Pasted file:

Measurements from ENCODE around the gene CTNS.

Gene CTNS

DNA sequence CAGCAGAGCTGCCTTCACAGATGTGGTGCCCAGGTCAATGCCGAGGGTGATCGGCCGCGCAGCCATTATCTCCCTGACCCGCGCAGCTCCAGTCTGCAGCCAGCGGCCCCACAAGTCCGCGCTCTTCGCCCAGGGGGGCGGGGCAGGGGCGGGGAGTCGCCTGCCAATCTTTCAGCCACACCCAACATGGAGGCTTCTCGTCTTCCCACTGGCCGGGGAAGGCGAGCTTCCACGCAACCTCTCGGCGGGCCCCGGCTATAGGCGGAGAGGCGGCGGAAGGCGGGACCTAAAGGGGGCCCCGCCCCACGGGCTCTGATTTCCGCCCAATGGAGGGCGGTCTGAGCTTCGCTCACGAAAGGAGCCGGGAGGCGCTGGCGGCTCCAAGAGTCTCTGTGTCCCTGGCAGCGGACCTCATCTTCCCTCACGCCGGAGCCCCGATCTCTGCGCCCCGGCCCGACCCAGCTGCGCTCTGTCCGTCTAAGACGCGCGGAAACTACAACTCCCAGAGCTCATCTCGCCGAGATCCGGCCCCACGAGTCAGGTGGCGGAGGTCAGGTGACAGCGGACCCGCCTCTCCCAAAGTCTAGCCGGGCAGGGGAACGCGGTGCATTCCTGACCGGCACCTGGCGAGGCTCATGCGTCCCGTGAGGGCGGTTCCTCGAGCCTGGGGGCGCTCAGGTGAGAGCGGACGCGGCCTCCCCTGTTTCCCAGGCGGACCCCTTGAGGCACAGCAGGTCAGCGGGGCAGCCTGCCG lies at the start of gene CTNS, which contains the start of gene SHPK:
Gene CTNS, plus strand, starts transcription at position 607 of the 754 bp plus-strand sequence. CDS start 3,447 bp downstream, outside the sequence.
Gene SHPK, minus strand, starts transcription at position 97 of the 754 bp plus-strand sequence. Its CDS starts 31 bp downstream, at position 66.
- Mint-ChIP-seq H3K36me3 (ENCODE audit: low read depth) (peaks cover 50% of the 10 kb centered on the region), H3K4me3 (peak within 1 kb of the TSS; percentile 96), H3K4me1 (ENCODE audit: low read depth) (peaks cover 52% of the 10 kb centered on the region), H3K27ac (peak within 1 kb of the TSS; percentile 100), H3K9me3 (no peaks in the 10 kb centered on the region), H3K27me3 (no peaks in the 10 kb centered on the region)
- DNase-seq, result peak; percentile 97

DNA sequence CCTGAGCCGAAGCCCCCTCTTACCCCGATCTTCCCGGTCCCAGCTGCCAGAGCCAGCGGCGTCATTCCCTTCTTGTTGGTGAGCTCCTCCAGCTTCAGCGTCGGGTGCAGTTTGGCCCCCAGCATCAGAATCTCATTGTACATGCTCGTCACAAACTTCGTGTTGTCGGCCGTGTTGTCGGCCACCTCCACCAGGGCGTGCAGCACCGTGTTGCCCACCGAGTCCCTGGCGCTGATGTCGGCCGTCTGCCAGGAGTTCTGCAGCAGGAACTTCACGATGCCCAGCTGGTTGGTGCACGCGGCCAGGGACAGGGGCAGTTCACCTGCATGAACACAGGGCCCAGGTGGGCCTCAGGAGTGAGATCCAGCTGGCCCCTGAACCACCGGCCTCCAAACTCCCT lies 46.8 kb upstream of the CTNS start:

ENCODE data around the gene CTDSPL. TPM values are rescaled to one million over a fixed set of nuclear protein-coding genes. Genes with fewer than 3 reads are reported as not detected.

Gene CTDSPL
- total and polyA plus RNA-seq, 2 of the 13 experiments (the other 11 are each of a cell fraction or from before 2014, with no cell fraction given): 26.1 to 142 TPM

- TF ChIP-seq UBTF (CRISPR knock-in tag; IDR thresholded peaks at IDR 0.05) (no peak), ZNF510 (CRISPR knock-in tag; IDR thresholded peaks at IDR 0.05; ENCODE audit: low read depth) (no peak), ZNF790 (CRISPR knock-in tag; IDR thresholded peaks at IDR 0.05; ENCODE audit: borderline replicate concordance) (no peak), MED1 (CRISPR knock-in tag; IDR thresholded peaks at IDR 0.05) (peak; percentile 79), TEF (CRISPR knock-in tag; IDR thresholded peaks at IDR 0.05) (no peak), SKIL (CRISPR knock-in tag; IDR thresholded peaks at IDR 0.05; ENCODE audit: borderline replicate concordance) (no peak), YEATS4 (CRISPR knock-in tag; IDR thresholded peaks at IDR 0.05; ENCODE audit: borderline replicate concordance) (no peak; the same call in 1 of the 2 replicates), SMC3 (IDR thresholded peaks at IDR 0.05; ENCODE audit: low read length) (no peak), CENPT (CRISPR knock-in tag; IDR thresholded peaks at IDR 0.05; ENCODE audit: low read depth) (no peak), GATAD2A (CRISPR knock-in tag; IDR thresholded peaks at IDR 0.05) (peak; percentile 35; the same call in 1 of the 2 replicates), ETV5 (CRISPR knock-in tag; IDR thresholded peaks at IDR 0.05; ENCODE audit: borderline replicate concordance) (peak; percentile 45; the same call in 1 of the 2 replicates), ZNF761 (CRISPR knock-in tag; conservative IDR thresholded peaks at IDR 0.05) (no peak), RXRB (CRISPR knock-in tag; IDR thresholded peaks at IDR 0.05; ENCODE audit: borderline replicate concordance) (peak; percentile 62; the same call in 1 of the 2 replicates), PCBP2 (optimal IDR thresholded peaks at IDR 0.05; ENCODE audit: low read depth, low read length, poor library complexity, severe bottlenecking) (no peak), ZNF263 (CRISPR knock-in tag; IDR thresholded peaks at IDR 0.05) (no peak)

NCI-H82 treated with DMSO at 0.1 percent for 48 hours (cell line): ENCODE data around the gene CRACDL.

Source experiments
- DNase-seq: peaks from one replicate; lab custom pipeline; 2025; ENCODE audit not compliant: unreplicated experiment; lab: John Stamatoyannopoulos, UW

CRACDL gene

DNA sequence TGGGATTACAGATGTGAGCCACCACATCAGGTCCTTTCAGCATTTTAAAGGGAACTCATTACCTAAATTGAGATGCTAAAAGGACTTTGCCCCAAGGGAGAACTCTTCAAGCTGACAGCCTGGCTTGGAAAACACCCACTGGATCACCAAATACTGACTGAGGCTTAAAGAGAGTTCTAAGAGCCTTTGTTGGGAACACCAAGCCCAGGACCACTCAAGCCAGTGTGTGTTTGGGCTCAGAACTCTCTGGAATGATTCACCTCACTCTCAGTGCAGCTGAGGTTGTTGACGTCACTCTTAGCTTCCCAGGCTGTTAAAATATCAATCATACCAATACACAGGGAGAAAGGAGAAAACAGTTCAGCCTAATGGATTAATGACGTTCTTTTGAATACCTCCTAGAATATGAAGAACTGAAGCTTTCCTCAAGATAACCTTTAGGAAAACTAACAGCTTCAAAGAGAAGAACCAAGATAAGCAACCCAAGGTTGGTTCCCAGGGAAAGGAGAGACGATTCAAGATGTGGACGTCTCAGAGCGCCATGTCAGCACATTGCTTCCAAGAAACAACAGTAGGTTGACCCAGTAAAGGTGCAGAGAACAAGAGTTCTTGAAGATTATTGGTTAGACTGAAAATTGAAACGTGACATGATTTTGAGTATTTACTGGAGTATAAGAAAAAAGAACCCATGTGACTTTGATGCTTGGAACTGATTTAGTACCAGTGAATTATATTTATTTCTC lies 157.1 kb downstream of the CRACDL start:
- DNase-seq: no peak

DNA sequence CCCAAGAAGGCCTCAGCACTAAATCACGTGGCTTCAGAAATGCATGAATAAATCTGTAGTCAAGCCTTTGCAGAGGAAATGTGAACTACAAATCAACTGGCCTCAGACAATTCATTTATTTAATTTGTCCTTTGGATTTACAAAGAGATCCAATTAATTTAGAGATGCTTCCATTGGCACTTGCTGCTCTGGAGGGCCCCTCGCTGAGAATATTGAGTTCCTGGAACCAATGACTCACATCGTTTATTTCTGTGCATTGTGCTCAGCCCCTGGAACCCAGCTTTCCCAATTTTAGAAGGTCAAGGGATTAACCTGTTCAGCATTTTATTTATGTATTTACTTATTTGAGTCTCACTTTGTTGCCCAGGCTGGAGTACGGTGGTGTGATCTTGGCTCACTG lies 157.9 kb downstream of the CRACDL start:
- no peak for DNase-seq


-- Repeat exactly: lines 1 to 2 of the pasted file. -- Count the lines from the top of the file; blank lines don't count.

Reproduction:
Measurements from ENCODE around the gene CTNS.

Gene CTNS